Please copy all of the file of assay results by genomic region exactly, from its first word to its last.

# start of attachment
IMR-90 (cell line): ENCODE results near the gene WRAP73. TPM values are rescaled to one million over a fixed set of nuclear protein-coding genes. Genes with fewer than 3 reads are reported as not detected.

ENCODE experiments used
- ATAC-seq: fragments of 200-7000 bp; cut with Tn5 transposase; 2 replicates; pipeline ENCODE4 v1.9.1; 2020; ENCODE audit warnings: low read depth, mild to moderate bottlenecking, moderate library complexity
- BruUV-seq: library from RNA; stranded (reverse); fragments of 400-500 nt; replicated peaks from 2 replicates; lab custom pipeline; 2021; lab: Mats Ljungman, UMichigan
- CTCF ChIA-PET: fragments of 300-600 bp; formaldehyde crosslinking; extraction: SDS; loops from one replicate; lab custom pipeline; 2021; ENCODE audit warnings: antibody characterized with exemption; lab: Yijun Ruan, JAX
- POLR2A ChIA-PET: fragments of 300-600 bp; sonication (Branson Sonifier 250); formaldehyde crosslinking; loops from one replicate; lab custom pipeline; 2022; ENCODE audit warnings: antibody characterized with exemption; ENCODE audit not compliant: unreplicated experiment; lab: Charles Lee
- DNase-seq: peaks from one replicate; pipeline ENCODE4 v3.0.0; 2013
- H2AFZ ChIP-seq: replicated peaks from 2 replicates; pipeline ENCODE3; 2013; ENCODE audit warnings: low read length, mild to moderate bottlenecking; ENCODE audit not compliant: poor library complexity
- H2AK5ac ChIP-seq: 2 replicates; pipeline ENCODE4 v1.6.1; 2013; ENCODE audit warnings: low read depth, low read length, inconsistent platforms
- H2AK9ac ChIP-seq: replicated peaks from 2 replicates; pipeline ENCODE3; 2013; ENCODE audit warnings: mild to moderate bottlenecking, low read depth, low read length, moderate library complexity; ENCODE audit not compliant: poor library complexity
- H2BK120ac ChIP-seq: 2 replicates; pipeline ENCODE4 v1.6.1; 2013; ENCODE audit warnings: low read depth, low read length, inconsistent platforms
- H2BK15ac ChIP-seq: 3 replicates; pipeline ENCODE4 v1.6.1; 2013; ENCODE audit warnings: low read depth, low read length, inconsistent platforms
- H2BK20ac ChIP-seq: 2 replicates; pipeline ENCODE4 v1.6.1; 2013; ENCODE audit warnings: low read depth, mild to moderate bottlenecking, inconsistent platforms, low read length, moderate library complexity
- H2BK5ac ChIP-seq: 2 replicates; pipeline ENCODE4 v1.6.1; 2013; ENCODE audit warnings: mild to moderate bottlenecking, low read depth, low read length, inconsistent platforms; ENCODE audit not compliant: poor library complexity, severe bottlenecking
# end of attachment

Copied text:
IMR-90 (cell line): ENCODE results near the gene WRAP73. TPM values are rescaled to one million over a fixed set of nuclear protein-coding genes. Genes with fewer than 3 reads are reported as not detected.

ENCODE experiments used
- ATAC-seq: fragments of 200-7000 bp; cut with Tn5 transposase; 2 replicates; pipeline ENCODE4 v1.9.1; 2020; ENCODE audit warnings: low read depth, mild to moderate bottlenecking, moderate library complexity
- BruUV-seq: library from RNA; stranded (reverse); fragments of 400-500 nt; replicated peaks from 2 replicates; lab custom pipeline; 2021; lab: Mats Ljungman, UMichigan
- CTCF ChIA-PET: fragments of 300-600 bp; formaldehyde crosslinking; extraction: SDS; loops from one replicate; lab custom pipeline; 2021; ENCODE audit warnings: antibody characterized with exemption; lab: Yijun Ruan, JAX
- POLR2A ChIA-PET: fragments of 300-600 bp; sonication (Branson Sonifier 250); formaldehyde crosslinking; loops from one replicate; lab custom pipeline; 2022; ENCODE audit warnings: antibody characterized with exemption; ENCODE audit not compliant: unreplicated experiment; lab: Charles Lee
- DNase-seq: peaks from one replicate; pipeline ENCODE4 v3.0.0; 2013
- H2AFZ ChIP-seq: replicated peaks from 2 replicates; pipeline ENCODE3; 2013; ENCODE audit warnings: low read length, mild to moderate bottlenecking; ENCODE audit not compliant: poor library complexity
- H2AK5ac ChIP-seq: 2 replicates; pipeline ENCODE4 v1.6.1; 2013; ENCODE audit warnings: low read depth, low read length, inconsistent platforms
- H2AK9ac ChIP-seq: replicated peaks from 2 replicates; pipeline ENCODE3; 2013; ENCODE audit warnings: mild to moderate bottlenecking, low read depth, low read length, moderate library complexity; ENCODE audit not compliant: poor library complexity
- H2BK120ac ChIP-seq: 2 replicates; pipeline ENCODE4 v1.6.1; 2013; ENCODE audit warnings: low read depth, low read length, inconsistent platforms
- H2BK15ac ChIP-seq: 3 replicates; pipeline ENCODE4 v1.6.1; 2013; ENCODE audit warnings: low read depth, low read length, inconsistent platforms
- H2BK20ac ChIP-seq: 2 replicates; pipeline ENCODE4 v1.6.1; 2013; ENCODE audit warnings: low read depth, mild to moderate bottlenecking, inconsistent platforms, low read length, moderate library complexity
- H2BK5ac ChIP-seq: 2 replicates; pipeline ENCODE4 v1.6.1; 2013; ENCODE audit warnings: mild to moderate bottlenecking, low read depth, low read length, inconsistent platforms; ENCODE audit not compliant: poor library complexity, severe bottlenecking